When I talk to friends (of my father) who have read Robert Pirsig’s Zen of Motorcycle maintenance, they all say it had a profound effect on them back in the 70s. Looking around, sometimes it seems the early tech of the 20th century was built primarily by people who Robert Pirsig influenced with his writing. But it has been 40 years since the book was published - where are we now?
Vous allez voter pour Macron et vous pensez avoir accompli votre devoir de citoyen. Bien que je ne sois pas à vos yeux le messager le plus probable, je suis la pour vous dire que cela n’est pas suffisant. Voyez-vous ma famille vit actuellement sur la côte ouest des Etats-Unis. Bien que je ne sois pas français, j’essaie de faire valoir un point de vue, qui au-delà de toutes attentes, sera proches de situations qui vous sont familières.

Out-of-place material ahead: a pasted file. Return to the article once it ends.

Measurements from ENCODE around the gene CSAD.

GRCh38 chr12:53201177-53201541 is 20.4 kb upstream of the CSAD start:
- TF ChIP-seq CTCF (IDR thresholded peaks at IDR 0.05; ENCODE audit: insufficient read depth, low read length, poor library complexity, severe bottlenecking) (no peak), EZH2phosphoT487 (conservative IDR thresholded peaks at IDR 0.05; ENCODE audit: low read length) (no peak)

Why the Boss wants you to build that software in-house? I recently watched a youtube video of a technical manager, Justin Coffey, from Criteo demoing the in-house Business Intelligence tool his team had built. It is a great presentation. Justin actually lists reasons why his team decided to build its own tool; all are good reasons except none answer why would they reinvent something when a better tool already exists.
Recently I left my best job thus far, the job at Looker, to found a consulting company. Naturally there were a lot of factors at play, but the biggest gravitational pull there was due to Looker. Looker to me is one of those technologies that everyone just wants to build on top of because: